Early detection with a simple stethoscope check is key
Christian Nielsen returns home after a quick run in his Vancouver neighbourhood where he lives with his wife and two young children. Nielsen works as a management consultant, fulfilling a lifelong dream of owning his own business. On the surface, this might seem like any other day for Nielsen – but he treasures each day with his family after a routine medical check two years ago revealed he had heart valve disease (HVD), a potentially life-threatening condition that turned his life upside down.
A silent condition
Heart valve disease is a common, serious, but treatable cardiovascular condition that affects more than one million Canadians. It occurs when one or more of the valves in the heart do not work correctly.
Like many with heart valve disease, Nielsen had no symptoms, no warning signs to prompt him to seek medical help.
In May 2021, he underwent a routine medical checkup.
“The doctor put a stethoscope on my chest. She had a strange look on her face,” Nielsen recalls. The doctor had detected a heart murmur and told him he would need to see a cardiologist. “It’s difficult to describe that moment. I was in my late 30s. My daughter was only two weeks old. It was quite emotional.”
After another stethoscope check, an electrocardiogram and an echocardiogram, the cardiologist concluded the murmur was the result of a defective aortic heart valve. The faulty valve was “leaking” severely, a condition known as aortic regurgitation, and the left side of his heart had enlarged to compensate.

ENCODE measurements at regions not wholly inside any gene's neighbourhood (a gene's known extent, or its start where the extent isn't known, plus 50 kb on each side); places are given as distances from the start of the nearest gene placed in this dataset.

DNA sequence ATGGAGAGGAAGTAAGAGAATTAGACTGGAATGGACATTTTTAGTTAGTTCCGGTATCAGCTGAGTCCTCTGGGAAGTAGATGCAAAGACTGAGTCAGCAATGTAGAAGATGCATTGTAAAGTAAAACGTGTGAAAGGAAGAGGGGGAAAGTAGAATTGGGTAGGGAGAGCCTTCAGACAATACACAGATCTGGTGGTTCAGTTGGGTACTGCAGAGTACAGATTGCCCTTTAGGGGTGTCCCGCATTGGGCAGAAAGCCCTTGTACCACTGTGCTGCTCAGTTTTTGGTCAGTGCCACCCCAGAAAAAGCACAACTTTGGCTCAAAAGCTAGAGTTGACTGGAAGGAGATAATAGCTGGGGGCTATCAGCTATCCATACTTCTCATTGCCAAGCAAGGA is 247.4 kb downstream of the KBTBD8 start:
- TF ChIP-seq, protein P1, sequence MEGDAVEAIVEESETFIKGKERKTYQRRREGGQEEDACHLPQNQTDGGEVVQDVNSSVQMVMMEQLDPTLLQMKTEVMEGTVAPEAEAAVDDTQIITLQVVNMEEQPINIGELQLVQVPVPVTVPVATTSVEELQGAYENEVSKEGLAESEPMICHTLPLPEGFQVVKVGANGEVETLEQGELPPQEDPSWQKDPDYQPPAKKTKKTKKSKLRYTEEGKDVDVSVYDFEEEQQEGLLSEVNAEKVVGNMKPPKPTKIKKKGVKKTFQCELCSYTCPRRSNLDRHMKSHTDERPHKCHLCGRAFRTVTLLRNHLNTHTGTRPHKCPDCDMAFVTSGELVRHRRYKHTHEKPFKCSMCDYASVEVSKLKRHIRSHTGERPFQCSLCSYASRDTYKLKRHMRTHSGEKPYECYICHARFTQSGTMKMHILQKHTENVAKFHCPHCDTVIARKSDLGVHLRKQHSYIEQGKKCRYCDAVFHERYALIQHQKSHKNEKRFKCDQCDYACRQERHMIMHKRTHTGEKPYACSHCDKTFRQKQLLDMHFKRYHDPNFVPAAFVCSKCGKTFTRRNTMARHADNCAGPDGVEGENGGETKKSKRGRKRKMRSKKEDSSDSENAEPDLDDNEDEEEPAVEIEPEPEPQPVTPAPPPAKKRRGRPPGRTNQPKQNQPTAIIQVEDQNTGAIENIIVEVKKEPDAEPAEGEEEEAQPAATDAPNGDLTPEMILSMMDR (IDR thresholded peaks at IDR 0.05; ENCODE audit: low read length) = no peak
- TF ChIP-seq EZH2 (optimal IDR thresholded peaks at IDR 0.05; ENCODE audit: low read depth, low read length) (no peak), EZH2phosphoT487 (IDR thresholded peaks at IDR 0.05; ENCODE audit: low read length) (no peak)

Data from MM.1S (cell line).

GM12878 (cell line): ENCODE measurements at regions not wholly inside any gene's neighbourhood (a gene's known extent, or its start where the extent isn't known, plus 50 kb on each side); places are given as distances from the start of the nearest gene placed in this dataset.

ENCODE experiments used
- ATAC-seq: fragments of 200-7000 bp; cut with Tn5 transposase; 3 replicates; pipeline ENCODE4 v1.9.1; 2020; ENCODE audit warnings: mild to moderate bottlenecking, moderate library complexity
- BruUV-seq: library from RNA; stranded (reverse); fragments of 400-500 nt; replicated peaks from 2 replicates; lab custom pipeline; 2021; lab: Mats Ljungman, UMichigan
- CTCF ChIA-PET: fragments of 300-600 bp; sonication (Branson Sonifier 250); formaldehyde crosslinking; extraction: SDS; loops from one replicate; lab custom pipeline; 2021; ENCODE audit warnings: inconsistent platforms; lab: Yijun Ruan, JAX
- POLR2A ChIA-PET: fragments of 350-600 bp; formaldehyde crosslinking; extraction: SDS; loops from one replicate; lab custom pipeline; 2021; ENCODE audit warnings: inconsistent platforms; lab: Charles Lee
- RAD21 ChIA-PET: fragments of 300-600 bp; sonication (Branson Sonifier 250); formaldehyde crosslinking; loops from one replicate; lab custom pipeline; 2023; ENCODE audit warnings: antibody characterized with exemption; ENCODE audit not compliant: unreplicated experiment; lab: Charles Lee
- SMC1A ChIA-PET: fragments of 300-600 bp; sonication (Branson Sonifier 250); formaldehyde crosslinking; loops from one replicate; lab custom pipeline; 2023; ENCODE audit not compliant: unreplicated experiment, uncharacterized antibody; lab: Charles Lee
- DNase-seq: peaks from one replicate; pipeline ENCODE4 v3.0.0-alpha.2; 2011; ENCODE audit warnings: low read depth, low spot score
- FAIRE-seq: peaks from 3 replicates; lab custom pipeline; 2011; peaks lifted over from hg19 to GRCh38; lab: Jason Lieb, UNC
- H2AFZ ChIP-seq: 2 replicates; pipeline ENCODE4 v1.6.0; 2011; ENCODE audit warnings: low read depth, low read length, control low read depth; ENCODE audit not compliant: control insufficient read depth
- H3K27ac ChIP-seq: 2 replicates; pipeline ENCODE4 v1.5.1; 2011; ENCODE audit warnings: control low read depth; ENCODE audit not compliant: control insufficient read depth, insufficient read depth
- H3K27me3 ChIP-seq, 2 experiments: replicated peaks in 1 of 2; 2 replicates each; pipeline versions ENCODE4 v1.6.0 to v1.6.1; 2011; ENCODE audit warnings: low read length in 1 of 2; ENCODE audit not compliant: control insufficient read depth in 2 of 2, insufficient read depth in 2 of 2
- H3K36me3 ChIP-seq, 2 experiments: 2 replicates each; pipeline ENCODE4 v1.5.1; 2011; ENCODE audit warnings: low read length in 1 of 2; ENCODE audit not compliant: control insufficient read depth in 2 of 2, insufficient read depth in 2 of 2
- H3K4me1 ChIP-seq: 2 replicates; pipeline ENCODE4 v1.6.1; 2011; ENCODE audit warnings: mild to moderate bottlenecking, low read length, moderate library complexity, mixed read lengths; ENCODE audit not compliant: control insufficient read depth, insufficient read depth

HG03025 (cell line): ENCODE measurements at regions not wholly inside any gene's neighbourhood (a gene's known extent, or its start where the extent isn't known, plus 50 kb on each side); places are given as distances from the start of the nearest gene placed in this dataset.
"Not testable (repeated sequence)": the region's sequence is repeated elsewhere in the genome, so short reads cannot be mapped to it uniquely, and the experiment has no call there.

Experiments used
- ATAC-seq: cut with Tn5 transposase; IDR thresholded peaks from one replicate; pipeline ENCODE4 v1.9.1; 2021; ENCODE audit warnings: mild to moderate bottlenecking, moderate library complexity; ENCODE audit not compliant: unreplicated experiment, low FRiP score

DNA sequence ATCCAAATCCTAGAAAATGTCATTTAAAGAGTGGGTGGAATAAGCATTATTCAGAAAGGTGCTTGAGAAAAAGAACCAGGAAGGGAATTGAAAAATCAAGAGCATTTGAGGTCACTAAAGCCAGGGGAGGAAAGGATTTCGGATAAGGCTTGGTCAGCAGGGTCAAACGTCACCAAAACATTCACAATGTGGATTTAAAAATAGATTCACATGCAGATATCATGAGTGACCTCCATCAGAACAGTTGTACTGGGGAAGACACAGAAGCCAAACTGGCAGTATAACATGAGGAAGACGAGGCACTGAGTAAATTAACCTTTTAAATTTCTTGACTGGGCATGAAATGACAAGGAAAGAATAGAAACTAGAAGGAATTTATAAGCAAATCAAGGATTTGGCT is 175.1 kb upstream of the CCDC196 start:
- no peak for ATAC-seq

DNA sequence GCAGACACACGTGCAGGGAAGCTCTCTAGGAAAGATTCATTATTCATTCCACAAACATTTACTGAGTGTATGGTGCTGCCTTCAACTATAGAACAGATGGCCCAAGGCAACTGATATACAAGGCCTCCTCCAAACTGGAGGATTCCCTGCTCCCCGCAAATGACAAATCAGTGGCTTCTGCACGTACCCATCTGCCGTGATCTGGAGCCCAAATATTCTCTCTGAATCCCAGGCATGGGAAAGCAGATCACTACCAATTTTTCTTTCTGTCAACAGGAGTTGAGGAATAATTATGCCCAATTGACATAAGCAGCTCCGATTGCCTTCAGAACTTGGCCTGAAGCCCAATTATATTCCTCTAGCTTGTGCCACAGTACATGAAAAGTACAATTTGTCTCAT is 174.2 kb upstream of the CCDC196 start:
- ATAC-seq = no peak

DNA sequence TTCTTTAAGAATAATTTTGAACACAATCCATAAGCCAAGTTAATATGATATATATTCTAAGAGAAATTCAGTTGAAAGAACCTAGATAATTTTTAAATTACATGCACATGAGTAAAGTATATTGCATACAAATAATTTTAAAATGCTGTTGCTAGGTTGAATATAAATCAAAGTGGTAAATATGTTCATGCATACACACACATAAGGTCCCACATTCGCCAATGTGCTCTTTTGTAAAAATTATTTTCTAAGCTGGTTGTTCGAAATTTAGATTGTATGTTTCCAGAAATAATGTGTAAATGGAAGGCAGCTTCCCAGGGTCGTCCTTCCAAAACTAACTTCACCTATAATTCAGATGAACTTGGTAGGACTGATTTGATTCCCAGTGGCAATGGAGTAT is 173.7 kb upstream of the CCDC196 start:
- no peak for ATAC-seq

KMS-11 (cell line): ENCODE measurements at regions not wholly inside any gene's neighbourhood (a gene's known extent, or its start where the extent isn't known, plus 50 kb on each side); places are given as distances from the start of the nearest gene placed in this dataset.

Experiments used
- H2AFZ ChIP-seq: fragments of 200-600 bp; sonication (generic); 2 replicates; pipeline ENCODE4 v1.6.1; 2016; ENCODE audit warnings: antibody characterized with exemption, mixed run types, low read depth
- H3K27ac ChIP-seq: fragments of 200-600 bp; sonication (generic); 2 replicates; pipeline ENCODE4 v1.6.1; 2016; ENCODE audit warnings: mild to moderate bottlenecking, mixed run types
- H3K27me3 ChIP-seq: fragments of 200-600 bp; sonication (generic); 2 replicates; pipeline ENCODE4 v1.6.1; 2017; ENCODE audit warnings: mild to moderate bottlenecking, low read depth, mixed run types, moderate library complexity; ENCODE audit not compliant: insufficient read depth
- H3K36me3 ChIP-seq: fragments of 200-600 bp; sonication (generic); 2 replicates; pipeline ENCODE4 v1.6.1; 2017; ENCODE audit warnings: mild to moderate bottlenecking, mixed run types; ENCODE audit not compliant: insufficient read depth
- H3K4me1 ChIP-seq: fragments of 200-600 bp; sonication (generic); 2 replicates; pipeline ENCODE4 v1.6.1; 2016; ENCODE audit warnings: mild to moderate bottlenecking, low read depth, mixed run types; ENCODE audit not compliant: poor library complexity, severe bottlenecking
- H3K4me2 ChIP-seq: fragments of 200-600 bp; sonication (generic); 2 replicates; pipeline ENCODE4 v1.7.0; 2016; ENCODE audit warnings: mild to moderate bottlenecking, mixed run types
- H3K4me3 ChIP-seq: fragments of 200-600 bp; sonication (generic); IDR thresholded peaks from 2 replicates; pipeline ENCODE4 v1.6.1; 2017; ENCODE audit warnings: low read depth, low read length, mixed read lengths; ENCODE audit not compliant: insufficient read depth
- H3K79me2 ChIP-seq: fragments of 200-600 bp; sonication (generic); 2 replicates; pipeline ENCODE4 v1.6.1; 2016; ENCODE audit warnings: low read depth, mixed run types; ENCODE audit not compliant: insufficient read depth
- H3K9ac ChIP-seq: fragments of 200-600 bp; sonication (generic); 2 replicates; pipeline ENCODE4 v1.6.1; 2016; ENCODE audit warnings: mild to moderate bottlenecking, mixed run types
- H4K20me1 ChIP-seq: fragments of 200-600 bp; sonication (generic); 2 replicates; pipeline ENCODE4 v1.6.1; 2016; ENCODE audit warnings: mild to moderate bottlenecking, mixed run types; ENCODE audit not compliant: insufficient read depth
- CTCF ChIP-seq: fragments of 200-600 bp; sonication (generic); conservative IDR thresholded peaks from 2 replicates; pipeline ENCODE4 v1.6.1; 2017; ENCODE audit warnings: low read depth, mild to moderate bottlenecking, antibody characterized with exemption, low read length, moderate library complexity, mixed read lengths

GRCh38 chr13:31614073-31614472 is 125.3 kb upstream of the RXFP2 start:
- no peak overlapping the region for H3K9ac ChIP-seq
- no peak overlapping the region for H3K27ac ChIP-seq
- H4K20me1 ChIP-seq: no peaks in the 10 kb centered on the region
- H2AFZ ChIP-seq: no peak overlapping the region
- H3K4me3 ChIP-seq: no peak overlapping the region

“They said it was quite dangerous and it would only get worse,” Nielsen says. “Then they told me I needed open heart surgery. A CT scan would give them more information. I was in complete denial.”
On June 10, 2021, Nielsen had the operation, during which they replaced his faulty heart valve with a mechanical valve. The surgery was a success, and he was on his way to a full recovery.
Only seven weeks after his surgery, Nielsen’s heart was back to its normal size. “It just shows the benefits of early discovery and treatment, being fit and living a healthy life,” he says.
Nielsen reached out to Heart Valve Voice Canada to volunteer. “By creating more awareness around early detection, we can really make a big difference here in Canada by reducing hospitalization and costs to the health care system and increasing people’s quality of life.”
As Nielsen’s story shows, people with heart valve disease can lead healthy, active and productive lives with timely detection and treatment.
HVD is a very serious disease, but there are actionable steps people can take to protect themselves. A simple test that can save lives is literally a heartbeat away: A stethoscope check is a simple, non-invasive test during which a doctor uses a stethoscope to listen to the heart for a characteristic heart “murmur” or “click” sound that is usually the first indication of heart valve disease.
Heart valve disease is on the rise